To be frank, I hadn’t attended any Literary Festival until the Apeejay Kolkata Lit Fest 2015. It’s a shame, yes. But most of the earlier editions in various cities were either on days I was busy/away or priced hefty for each day/session. Not getting into the issue of priced sessions versus sponsored ones, I found the Kolkata Lit Fest mostly free, which encourages bloggers and aspiring writers like me to indulge only in time for a possible interaction with interesting authors.
Since it began on a Wednesday, the 14th of January, it wasn’t possible for me to attend each day or event. I studied the schedule carefully and chose my favourites. Day 2 – 15th of January seemed the best bet. There were two book launches slated for the afternoon by two very important authors in Indian English Literature – Shashi Tharoor and Upamanyu Chatterjee. There was a bonus privilege of watching Jeet Thayil converse with his exact contemporary Chatterjee. Who would miss the chance of meeting three of the quirkiest, wittiest and most interesting authors of our era? We jumped on the bandwagon and reached the venue – Indian Council for Cultural Relations at Ho Chi Minh Sarani, Calcutta.
Shashi Tharoor’s latest book ‘India Shastra‘ was due to be launched at 3.00 pm by former Congress MP Krishna Bose. We reached late and Mr. Tharoor was already in conversation with Sandip Roy, senior Editor at Firstpost.Com. While Mr. Tharoor is known to charm the audience with his signature eloquence, we spotted eminent singer Usha Uthup and supermodel Indrani Dasgupta listening to him attentively. Mr. Tharoor was accompanied by his son Kanishk Tharoor who had launched his anthology ‘A Clutch of Indian Masterpieces‘ along with his co-authors earlier in the day.
We had the opportunity to meet Mr. Jeet Thayil right at the lobby while Mr. Tharoor was still speaking inside about his book. I don’t know if you’ve read ‘Narcopolis‘, but Mr. Thayil is even more intense than the book. He was extremely polite, courteous and answered all our queries. Manjit is perhaps one of his biggest fans, and he didn’t lose a single second to fish out his copy for a signature. Mr. Thayil rendered an amazing autograph, one of the best I’ve ever witnessed from an author. For fans of his writing, the good news is that his next novel is halfway through and we might have it in our hands soon. He also admitted that Narcopolis is perhaps ten years ahead of its time and might have a bigger readership later.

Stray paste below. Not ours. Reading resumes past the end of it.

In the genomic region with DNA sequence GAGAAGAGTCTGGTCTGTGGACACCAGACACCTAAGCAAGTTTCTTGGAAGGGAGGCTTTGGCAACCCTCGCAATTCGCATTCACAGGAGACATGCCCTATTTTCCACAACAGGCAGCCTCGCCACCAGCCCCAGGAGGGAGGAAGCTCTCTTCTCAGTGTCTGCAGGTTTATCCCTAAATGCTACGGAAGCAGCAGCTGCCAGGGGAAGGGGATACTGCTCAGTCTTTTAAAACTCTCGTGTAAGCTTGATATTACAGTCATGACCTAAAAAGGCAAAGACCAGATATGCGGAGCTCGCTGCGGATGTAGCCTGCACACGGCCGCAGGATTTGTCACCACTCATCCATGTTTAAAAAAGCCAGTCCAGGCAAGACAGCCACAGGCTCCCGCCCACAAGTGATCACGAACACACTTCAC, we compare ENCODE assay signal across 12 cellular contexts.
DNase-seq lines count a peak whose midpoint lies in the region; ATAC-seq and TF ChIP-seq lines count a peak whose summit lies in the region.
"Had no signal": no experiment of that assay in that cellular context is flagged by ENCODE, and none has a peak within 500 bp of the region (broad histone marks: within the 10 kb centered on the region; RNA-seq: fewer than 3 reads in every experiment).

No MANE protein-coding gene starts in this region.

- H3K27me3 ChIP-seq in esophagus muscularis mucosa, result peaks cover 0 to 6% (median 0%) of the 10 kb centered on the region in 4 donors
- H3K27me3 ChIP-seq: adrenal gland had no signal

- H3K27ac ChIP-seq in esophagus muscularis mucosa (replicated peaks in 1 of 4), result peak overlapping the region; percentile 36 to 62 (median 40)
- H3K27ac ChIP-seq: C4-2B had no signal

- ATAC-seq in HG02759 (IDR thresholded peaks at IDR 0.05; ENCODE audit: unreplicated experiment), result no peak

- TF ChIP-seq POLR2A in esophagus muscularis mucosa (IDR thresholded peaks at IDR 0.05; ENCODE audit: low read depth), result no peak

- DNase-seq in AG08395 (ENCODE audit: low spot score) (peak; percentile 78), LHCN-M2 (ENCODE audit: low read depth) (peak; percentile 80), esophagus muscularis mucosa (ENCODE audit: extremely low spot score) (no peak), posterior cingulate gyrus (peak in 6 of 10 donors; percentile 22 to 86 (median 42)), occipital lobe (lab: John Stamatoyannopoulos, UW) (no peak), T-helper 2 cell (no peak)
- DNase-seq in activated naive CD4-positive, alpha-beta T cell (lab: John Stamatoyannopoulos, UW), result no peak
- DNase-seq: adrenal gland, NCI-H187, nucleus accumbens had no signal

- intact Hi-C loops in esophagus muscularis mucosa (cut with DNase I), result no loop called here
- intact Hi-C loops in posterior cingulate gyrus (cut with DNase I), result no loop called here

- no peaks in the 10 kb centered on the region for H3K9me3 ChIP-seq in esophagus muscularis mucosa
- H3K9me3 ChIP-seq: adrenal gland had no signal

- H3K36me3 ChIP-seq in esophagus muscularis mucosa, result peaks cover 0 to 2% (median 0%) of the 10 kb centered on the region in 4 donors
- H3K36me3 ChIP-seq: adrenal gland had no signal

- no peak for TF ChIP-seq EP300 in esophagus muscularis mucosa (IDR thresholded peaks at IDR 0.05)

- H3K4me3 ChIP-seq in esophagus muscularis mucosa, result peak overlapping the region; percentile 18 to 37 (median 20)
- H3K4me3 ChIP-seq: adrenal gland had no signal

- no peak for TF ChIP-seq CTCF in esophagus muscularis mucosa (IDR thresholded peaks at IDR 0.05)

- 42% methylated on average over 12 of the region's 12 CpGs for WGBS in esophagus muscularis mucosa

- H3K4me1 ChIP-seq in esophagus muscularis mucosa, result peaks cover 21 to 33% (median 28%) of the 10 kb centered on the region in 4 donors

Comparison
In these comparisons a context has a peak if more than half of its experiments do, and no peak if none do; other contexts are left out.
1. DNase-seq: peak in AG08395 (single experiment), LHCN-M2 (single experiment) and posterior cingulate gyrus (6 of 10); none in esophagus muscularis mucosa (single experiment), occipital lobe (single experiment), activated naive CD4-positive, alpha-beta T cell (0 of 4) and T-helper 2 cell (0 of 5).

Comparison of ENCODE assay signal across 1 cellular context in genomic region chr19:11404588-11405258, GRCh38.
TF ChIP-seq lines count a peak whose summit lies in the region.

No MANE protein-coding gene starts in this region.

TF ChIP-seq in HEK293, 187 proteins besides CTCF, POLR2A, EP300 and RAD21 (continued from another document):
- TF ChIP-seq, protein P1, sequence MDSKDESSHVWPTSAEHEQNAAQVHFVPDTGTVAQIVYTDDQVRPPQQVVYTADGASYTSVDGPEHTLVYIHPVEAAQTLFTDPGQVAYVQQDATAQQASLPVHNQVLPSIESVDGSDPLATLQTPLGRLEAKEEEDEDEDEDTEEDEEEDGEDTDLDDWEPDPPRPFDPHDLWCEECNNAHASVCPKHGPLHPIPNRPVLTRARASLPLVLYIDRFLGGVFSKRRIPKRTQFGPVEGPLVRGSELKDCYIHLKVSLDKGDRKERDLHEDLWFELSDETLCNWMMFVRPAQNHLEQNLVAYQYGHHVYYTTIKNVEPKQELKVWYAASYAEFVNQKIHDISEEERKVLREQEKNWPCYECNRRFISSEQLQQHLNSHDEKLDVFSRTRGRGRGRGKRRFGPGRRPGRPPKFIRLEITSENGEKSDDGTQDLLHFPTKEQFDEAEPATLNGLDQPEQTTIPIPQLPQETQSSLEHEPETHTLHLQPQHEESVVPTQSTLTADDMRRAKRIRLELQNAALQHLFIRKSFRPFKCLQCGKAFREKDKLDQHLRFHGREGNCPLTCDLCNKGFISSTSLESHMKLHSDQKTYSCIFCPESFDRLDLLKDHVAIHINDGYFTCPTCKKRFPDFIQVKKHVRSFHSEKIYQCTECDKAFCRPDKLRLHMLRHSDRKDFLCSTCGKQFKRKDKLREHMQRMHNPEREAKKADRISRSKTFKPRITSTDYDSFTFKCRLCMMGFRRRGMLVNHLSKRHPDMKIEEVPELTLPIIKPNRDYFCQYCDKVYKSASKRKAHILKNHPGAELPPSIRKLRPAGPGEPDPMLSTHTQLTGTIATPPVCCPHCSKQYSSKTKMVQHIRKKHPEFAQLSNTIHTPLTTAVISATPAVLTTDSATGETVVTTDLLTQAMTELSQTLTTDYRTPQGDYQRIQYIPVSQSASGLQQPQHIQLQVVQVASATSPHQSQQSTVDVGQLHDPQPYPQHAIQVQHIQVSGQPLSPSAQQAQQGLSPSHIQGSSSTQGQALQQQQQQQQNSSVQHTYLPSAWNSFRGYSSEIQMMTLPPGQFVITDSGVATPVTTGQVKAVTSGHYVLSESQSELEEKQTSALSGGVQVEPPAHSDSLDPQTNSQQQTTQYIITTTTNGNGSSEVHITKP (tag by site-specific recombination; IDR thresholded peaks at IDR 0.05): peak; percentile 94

The next session was a very interesting and quirky one – launch of Upamanyu Chatterjee’s ‘Fairy Tales at Fifty.‘ We’ve all been awestruck with ‘English, August‘ as it changed the course of Indian English Literature years ago. His books came in a slow but steady succession, in 1993, 2000, 2006 and 2011 – to which he claimed being fond of the Olympic schedule. Mr. Thayil’s questions were as witty and intriguing as his counterpart’s sarcastic answers.
I’m putting up few of Mr. Chatterjee’s most interesting statements here:
“I don’t have television at home, to which my guests are more concerned. I don’t care either what Arnab Goswami says.”
“If you’re asking which author had the greatest influence on me, I’d say Proust or Rilke, but really it’s James Hadley Chase.”
“While I was writing English, August, I wasn’t sure why anyone would want to read these. So I tried to make each page interesting for the reader to turn and reach the next one.”
To Mr. Thayil’s questions – “I feel like sitting in an examination all over again!”
(The comments aren’t verbatim but close to what Mr. Chatterjee exactly mentioned.)
A few pages of reading from ‘Fairy Tales at Fifty‘ ensured that many of us would buy the book real soon and be lost in the fairy tales, not for children though.
Have you attended any of the lit fests yet? Do let me know your experiences in the comments.